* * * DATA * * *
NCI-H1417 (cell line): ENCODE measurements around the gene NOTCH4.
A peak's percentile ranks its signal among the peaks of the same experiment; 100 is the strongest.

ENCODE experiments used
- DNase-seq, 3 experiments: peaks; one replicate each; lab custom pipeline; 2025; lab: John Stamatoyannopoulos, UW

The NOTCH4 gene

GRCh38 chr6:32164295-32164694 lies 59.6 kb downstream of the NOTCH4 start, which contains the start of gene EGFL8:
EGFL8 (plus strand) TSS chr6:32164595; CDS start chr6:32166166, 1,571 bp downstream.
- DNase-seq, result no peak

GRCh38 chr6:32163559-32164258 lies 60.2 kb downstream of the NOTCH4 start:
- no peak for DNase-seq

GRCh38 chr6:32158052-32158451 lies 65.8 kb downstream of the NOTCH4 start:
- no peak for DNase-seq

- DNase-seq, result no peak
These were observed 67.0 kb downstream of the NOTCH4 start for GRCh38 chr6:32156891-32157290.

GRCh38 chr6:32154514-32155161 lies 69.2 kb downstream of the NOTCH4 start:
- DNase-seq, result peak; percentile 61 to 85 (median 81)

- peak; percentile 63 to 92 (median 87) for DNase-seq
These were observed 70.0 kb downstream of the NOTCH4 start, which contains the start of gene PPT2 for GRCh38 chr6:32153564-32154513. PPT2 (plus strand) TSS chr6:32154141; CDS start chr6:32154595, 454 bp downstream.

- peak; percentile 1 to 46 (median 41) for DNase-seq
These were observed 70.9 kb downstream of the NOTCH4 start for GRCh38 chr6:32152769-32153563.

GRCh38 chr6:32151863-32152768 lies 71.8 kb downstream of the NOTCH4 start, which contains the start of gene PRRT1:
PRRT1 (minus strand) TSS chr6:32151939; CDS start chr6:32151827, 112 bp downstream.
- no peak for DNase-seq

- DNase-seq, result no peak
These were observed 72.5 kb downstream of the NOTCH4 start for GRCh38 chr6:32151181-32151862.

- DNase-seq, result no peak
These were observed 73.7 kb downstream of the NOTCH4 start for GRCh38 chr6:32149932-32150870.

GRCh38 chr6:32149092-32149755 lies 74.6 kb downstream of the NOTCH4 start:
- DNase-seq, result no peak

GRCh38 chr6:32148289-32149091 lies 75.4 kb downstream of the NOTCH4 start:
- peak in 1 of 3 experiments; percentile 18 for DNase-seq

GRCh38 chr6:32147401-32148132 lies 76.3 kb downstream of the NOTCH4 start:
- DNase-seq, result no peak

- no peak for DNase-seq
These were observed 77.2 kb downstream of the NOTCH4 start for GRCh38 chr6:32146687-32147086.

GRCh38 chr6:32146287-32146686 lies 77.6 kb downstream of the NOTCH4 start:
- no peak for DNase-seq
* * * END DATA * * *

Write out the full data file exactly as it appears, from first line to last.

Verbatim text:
NCI-H1417 (cell line): ENCODE measurements around the gene NOTCH4.
A peak's percentile ranks its signal among the peaks of the same experiment; 100 is the strongest.

ENCODE experiments used
- DNase-seq, 3 experiments: peaks; one replicate each; lab custom pipeline; 2025; lab: John Stamatoyannopoulos, UW

The NOTCH4 gene

GRCh38 chr6:32164295-32164694 lies 59.6 kb downstream of the NOTCH4 start, which contains the start of gene EGFL8:
EGFL8 (plus strand) TSS chr6:32164595; CDS start chr6:32166166, 1,571 bp downstream.
- DNase-seq, result no peak

GRCh38 chr6:32163559-32164258 lies 60.2 kb downstream of the NOTCH4 start:
- no peak for DNase-seq

GRCh38 chr6:32158052-32158451 lies 65.8 kb downstream of the NOTCH4 start:
- no peak for DNase-seq

- DNase-seq, result no peak
These were observed 67.0 kb downstream of the NOTCH4 start for GRCh38 chr6:32156891-32157290.

GRCh38 chr6:32154514-32155161 lies 69.2 kb downstream of the NOTCH4 start:
- DNase-seq, result peak; percentile 61 to 85 (median 81)

- peak; percentile 63 to 92 (median 87) for DNase-seq
These were observed 70.0 kb downstream of the NOTCH4 start, which contains the start of gene PPT2 for GRCh38 chr6:32153564-32154513. PPT2 (plus strand) TSS chr6:32154141; CDS start chr6:32154595, 454 bp downstream.

- peak; percentile 1 to 46 (median 41) for DNase-seq
These were observed 70.9 kb downstream of the NOTCH4 start for GRCh38 chr6:32152769-32153563.

GRCh38 chr6:32151863-32152768 lies 71.8 kb downstream of the NOTCH4 start, which contains the start of gene PRRT1:
PRRT1 (minus strand) TSS chr6:32151939; CDS start chr6:32151827, 112 bp downstream.
- no peak for DNase-seq

- DNase-seq, result no peak
These were observed 72.5 kb downstream of the NOTCH4 start for GRCh38 chr6:32151181-32151862.

- DNase-seq, result no peak
These were observed 73.7 kb downstream of the NOTCH4 start for GRCh38 chr6:32149932-32150870.

GRCh38 chr6:32149092-32149755 lies 74.6 kb downstream of the NOTCH4 start:
- DNase-seq, result no peak

GRCh38 chr6:32148289-32149091 lies 75.4 kb downstream of the NOTCH4 start:
- peak in 1 of 3 experiments; percentile 18 for DNase-seq

GRCh38 chr6:32147401-32148132 lies 76.3 kb downstream of the NOTCH4 start:
- DNase-seq, result no peak

- no peak for DNase-seq
These were observed 77.2 kb downstream of the NOTCH4 start for GRCh38 chr6:32146687-32147086.

GRCh38 chr6:32146287-32146686 lies 77.6 kb downstream of the NOTCH4 start:
- no peak for DNase-seq